My blog has moved!

You should be automatically redirected in 1 second. If not, visit
http://rememberlv.wordpress.com
and update your bookmarks.

Remember: Allentown Park Log: Part 3 - South Mountain

Saturday, May 9, 2009

Allentown Park Log: Part 3 - South Mountain

You can learn a lot of things about the history of the Lehigh Valley by visiting the South Mountain reservoir. The park is located on one of the bordering bands of the old Appalachian mountains that hold the Valley at its edges. There are the large boulders that are often found on hillsides and mountainsides in this area; the leftovers of the last glacial retreat.

Under your footsteps as you walk the trails that are remnants of old iron ore and jasper mining roads are undoubtedly the leftover arrowheads made by the Lenni Lenape who used to inhabit these hills. Jasper arrowheads made in this area of Pennsylvania have been found as far north as Maine.

The old mine holes are now filled with water and after parking alongside the automobile accessible road they are reached without having to travel any distance.



There is even a rope swing on the side of the lake for those feeling adventurous enough to swing in.


I did not travel to all the corners of this large park during my visit. The USGS lists 3 additional forest ponds in the area which I did not see. There are springs in the hills. South Mountain is also a reservoir and it is visible and accessible by automobile. The field certainly looks odd with those pipes sticking out from it.

Walking around the mountainside in spring you can see the deciduous forest literally exploding with life. Broad-leafed ferns were frequent undergrowth below the mix of budding birch, maple, and in one beautiful instance, pink honeysuckle. For a brief part of my journey I even had a frog as companion.



Sadly, the park is full of litter. I saw nearly as many empty bags of Doritos and discarded beer cans as I saw the gneiss rock that helps make up the hillsides. The lower section of the park near the entrance has a pavilion and a few picnic tables that are in disarray. The baseball diamond is grass covered and what once was a volleyball court seems to just be two metal poles sticking out of the ground.




It is hard to find the park itself. There was no visible signage on Emmaus avenue letting folks know where to turn to access the park.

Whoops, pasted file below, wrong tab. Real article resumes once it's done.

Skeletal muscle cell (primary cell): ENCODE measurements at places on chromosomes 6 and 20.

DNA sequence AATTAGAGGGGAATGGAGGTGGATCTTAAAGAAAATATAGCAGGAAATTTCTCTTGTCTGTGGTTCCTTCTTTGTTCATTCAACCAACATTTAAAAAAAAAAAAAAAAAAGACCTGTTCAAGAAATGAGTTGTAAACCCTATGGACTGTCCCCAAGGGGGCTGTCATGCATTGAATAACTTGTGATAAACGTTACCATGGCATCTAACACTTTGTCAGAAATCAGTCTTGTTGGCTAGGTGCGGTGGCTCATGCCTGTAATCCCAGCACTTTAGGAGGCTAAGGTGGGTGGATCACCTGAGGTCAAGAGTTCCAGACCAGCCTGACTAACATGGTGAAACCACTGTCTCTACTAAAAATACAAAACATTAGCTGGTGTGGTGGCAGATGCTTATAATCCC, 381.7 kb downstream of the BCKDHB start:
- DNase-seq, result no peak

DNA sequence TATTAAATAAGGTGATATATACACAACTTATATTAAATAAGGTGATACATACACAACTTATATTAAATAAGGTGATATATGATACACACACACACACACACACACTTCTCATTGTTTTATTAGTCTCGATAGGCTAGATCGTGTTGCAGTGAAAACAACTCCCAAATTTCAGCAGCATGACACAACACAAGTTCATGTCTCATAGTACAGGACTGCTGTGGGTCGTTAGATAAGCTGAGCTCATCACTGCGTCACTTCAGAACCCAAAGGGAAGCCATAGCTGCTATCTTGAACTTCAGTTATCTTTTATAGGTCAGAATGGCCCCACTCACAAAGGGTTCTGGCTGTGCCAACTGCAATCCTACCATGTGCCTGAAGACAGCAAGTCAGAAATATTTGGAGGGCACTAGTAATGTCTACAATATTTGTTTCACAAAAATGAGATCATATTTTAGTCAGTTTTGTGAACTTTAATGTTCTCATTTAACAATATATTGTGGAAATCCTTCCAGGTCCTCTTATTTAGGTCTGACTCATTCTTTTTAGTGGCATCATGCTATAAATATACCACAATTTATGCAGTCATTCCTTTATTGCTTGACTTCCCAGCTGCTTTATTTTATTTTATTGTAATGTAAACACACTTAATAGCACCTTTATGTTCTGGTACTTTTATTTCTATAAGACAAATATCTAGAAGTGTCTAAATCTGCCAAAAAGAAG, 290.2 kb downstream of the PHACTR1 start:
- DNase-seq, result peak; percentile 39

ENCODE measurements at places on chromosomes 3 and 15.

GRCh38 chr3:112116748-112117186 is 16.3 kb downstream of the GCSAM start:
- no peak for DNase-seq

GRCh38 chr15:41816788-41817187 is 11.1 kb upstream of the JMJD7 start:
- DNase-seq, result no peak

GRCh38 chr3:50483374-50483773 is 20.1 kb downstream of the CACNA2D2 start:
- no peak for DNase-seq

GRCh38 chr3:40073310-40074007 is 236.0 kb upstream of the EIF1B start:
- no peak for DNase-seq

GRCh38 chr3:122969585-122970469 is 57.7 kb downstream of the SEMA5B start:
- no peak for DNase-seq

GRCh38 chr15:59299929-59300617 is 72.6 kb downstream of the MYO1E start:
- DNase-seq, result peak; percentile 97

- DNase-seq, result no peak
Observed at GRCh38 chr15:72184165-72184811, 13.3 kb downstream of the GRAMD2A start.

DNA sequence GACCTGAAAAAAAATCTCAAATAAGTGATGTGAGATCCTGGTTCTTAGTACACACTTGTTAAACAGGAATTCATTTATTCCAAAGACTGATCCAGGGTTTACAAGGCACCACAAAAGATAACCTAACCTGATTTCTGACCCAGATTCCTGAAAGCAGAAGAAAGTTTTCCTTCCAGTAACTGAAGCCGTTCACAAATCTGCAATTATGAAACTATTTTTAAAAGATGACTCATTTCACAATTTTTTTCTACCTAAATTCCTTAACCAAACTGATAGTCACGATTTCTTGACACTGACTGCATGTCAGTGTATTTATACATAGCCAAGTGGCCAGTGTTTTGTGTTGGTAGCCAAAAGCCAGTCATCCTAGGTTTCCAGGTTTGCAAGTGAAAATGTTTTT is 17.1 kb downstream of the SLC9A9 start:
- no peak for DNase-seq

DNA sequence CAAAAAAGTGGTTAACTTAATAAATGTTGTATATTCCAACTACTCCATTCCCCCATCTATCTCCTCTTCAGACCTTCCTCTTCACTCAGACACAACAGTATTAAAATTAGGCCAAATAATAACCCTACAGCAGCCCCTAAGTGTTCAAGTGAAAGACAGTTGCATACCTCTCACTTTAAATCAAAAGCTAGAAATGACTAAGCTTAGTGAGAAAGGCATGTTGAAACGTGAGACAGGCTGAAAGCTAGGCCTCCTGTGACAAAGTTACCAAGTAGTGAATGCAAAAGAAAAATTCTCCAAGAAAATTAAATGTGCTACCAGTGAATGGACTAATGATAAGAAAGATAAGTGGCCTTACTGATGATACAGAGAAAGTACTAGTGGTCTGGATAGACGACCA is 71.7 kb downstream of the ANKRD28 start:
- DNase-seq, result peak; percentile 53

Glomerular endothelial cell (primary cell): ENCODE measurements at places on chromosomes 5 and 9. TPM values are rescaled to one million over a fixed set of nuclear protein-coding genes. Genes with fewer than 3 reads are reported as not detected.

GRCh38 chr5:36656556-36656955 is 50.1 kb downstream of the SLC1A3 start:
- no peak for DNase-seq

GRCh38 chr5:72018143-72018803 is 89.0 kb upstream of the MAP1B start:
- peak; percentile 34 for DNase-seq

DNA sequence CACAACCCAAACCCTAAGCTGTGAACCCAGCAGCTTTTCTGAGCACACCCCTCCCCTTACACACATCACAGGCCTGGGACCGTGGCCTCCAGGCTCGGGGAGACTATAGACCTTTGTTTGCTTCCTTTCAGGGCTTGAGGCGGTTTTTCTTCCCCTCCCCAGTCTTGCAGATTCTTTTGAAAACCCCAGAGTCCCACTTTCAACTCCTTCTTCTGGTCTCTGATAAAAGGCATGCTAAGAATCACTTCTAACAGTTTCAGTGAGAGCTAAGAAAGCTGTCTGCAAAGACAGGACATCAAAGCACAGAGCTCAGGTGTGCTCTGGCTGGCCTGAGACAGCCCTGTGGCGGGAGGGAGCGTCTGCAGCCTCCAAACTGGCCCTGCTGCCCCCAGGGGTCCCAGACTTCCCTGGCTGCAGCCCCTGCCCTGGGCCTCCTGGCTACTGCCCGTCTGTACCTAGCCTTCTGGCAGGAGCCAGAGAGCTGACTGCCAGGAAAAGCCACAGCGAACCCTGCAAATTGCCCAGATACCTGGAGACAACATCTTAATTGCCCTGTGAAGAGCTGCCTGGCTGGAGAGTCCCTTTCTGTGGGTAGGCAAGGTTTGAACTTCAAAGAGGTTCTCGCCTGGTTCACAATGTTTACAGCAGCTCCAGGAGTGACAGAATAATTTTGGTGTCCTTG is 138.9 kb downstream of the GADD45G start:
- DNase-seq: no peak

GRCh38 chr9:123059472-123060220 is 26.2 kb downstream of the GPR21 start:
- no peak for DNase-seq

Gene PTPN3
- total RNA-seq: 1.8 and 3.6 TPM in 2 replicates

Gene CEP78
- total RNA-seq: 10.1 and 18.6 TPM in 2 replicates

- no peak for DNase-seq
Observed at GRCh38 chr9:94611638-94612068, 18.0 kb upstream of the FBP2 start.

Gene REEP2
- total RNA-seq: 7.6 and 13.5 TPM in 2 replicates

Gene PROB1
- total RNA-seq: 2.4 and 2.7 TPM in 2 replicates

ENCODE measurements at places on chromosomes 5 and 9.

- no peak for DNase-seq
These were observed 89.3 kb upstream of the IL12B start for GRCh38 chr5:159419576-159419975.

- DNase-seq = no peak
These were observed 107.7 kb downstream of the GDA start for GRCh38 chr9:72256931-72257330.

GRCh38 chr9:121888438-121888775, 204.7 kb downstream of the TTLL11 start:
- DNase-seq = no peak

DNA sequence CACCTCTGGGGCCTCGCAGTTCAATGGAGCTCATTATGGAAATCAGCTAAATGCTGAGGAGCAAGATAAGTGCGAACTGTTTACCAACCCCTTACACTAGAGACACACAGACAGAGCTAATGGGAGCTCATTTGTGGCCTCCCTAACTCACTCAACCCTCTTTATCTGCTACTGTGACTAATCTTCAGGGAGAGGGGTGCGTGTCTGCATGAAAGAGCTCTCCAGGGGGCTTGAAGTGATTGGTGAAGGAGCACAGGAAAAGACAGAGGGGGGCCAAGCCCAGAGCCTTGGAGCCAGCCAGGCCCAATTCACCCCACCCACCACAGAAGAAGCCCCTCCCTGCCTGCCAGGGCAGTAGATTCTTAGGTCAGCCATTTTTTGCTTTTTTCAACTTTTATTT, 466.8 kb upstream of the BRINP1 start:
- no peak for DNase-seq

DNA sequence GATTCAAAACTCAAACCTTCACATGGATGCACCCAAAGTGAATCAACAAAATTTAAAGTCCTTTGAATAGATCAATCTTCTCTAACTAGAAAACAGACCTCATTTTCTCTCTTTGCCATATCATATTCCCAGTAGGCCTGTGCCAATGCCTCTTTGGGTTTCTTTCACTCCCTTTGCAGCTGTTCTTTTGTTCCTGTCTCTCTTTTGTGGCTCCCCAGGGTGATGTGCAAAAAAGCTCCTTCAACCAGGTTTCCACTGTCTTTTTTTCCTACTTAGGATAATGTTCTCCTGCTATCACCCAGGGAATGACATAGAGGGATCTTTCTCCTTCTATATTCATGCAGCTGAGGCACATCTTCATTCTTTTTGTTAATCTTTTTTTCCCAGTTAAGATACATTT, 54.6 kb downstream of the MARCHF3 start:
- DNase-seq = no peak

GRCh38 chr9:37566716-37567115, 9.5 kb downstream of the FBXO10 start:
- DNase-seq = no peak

South mountain serves a great opportunity to the city of Allentown and to its citizens. It allows them to instantly connect not only with the deep geological history of our area but with the current history of our growing forests. It was a real shame to see that much trash and not enough trashcans on the roads.

I remember my father taking me to South Mountain often growing up and I loved going. It felt like a journey into a deep forest but it was right in the city. Every time we left and I could see the white apartment buildings on the outskirts of the park, I was bummed. I left bummed today because of the litter.

We can not as citizens let places that look like this deteriorate:



In favor of playgrounds and wedding gazebos.

Labels:

3 Comments:

OpenID nosferatu318 said...

I love that rope swing so much i think i've gone off it every summer for probably the past five years. One of the other mineholes/lakes is on the other side of the one you took pictures of, opposite side of where you park.

May 9, 2009 at 4:07 PM  
Blogger mja said...

Andrew, you do a beautiful job in documenting the condition of our existing parks and your final comment is most apt. We have a commiment to that which we already have rather than to expand into vast playgrounds and wedding pavillions. We are stewards of an extraordinary park system and we have already dropped the ball on that- it's not too late to make an adjustment and recommit to that goal. The Allentown EAC must make that a primary goal.

August 3, 2009 at 11:16 AM  
Anonymous Anonymous said...

oops! The last comment was made by Elizabeth, not 'mja'.

August 3, 2009 at 11:41 AM  

Post a Comment

Subscribe to Post Comments [Atom]

<< Home